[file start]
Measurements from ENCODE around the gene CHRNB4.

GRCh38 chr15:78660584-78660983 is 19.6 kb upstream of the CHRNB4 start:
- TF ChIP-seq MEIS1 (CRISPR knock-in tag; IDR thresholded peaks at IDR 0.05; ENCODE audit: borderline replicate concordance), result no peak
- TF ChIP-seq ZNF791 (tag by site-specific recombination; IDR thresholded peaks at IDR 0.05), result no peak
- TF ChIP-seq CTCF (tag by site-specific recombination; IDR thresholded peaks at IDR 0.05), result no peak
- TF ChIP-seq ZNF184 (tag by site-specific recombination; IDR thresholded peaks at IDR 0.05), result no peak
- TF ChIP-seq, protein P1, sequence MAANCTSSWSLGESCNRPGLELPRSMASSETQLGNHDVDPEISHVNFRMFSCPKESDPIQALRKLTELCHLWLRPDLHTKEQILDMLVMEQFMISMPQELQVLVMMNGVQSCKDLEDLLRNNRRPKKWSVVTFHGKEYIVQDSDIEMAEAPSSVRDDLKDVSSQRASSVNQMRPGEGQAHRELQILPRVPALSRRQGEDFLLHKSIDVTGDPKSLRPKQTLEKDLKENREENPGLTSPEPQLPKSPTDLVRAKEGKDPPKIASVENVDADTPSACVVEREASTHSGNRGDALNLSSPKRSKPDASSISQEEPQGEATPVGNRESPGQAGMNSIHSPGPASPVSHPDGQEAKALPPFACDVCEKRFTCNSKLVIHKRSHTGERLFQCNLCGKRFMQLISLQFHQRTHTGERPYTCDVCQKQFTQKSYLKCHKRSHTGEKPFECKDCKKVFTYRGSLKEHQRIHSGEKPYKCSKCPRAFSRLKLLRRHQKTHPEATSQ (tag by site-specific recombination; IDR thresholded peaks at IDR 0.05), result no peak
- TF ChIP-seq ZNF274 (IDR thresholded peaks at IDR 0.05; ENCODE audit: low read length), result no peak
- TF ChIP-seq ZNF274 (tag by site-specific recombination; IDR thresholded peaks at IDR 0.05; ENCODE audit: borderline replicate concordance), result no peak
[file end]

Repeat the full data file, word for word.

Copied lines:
Measurements from ENCODE around the gene CHRNB4.

GRCh38 chr15:78660584-78660983 is 19.6 kb upstream of the CHRNB4 start:
- TF ChIP-seq MEIS1 (CRISPR knock-in tag; IDR thresholded peaks at IDR 0.05; ENCODE audit: borderline replicate concordance), result no peak
- TF ChIP-seq ZNF791 (tag by site-specific recombination; IDR thresholded peaks at IDR 0.05), result no peak
- TF ChIP-seq CTCF (tag by site-specific recombination; IDR thresholded peaks at IDR 0.05), result no peak
- TF ChIP-seq ZNF184 (tag by site-specific recombination; IDR thresholded peaks at IDR 0.05), result no peak
- TF ChIP-seq, protein P1, sequence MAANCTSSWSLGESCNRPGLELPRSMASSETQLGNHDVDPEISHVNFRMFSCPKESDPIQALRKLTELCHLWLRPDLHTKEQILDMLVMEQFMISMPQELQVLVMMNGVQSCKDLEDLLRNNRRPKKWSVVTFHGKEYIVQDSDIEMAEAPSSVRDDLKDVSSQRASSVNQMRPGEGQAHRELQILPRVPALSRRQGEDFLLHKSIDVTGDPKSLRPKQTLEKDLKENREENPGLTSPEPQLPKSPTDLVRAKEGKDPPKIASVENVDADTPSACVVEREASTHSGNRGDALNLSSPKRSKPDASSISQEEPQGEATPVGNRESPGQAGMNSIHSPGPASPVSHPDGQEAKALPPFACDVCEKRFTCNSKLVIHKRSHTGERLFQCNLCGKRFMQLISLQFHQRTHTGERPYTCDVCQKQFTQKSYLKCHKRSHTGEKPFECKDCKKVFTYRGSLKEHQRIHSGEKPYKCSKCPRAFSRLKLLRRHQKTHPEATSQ (tag by site-specific recombination; IDR thresholded peaks at IDR 0.05), result no peak
- TF ChIP-seq ZNF274 (IDR thresholded peaks at IDR 0.05; ENCODE audit: low read length), result no peak
- TF ChIP-seq ZNF274 (tag by site-specific recombination; IDR thresholded peaks at IDR 0.05; ENCODE audit: borderline replicate concordance), result no peak